# Simple Probability Question: Perfect quiz score

a) Students have two quizzes that they must take in their undergraduate studies unit. The probability of getting a perfect score on the first quiz is 68%, the probability of getting a perfect score on the second quiz is 74%, and the probability of falling short of a perfect score on both quizzes is 19%. What is the probability of scoring a perfect score on both quizzes?

My attempt: Pr(Scoring a perfect score on both quizes) $= 0.68 \cdot 0.74 = 0.5032$

b) Refer to the probabilities described in question a. If a student has achieved a perfect score on the first quiz, what is the conditional probability of getting a perfect score on the second quiz?

My attempt:

$$\frac{\text{Pr(Scoring a perfect score on both quizzes)}}{\text{Pr(Perfect score on second Quiz)}} = 0.68$$

but I feel like there is more to both questions

• what has been tried ? what is the context ( where did you find the question) ? – user451844 Aug 19 '17 at 14:22
• a) Pr(Scoring a perfect score on both quizes) = 0.68 * 0.74 = 0.5032 b) Pr(Scoring a perfect score on both quizes)/Pr(Perfect score on second Quiz) = 0.68 but I feel like there is more to both questions – user473207 Aug 19 '17 at 14:29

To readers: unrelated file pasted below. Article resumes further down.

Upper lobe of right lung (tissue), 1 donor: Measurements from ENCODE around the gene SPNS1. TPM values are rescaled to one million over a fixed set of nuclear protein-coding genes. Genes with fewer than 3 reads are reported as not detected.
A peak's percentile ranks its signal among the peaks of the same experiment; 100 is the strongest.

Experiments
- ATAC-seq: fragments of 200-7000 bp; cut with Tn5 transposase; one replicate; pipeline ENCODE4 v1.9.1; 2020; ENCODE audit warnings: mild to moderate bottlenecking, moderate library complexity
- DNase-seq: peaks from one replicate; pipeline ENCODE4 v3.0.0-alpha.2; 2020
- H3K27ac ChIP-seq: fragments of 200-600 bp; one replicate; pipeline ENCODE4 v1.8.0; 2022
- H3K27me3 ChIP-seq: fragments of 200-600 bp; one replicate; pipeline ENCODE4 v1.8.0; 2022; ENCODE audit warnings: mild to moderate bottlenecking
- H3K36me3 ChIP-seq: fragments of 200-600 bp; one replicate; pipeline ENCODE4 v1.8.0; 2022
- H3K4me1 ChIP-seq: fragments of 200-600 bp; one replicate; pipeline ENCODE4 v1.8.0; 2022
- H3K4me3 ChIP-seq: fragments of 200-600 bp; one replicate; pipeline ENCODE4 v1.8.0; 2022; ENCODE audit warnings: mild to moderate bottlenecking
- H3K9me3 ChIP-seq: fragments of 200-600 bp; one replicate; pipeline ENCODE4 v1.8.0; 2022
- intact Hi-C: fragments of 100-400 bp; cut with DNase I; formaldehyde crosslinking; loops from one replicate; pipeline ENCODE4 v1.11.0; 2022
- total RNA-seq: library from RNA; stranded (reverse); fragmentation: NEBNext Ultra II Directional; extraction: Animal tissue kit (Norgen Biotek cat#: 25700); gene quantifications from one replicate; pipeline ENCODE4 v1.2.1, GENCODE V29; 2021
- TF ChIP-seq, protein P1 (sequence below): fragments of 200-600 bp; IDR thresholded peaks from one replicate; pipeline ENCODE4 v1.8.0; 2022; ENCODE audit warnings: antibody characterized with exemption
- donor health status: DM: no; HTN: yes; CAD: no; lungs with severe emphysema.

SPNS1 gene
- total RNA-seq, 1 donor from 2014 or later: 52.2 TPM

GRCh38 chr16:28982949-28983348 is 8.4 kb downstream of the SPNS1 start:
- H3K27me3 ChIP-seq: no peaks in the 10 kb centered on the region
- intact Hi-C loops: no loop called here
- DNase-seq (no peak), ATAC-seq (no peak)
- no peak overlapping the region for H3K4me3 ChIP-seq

• if you fall short 19% of the cases, what happens the other 81% of the cases ? – user451844 Aug 19 '17 at 14:44
• @user473207 Your calculations assume that the two events (obtainoing a perfect score on quiz 1 and obtaining a perfect score on quiz 2) are independent. BUt just conceptually, that is unlikely: SOmeone who gets a perfect score on quiz 1 is probably more likely to get a perfect score on quiz 2 than someone who does not get a perfect score on quiz 1 ... so you are right to suspect there is more to this! – Bram28 Aug 19 '17 at 14:47
• @user473207 Also, the expression 'falling short of a perfect score on both quizzes'' is a bit ambiguous (is it that you don't get a perfect score on quiz 1 and also don't get a perfect score on quiz 2, or is it that it is not true that you do perfect on both quizzes (so you can get a perfect score on one of the two quizzes, just not on both quizzes)). What they undoubtedly mean is the first interpretation. SO, you know that there is a 19% chance of not getting a perfect score on quiz 1 and also not a perfect score on quiz 2. NOw, as Roddy asked: what does the other 81% then represent? – Bram28 Aug 19 '17 at 14:49

Let $A$ be the event that a perfect score is obtained on the first quiz; let $B$ be the event that a perfect score is obtained on the second quiz. We are given \begin{align*} P(A) & = 0.68\\ P(B) & = 0.74\\ P(A^C \cap B^C) & = 0.19 \end{align*} Hence, \begin{align*} P(A^C) & = 1 - P(A) = 0.32\\ P(B^C) & = 1 - P(B) = 0.74 \end{align*} The probability of not obtaining a perfect score on at least one of the quizzes is $$P(A^C \cup B^C) = P(A^C) + P(B^C) - P(A^C \cap B^C) = 0.32 + 0.26 - 0.19 = 0.39$$ Thus, the probability of obtaining a perfect score on both quizzes is $$P(A \cap B) = 1 - P(A^C \cup B^C) = 1 - 0.39 = 0.61$$ so your assumption that the probabilities of obtaining a perfect score on each quiz are independent was false.
The probability that a student who received a perfect mark on the first quiz obtains a perfect mark on the second quiz is $$P(B \mid A) = \frac{P(A \cap B)}{P(A)} = \frac{0.61}{0.68} = \frac{61}{68}$$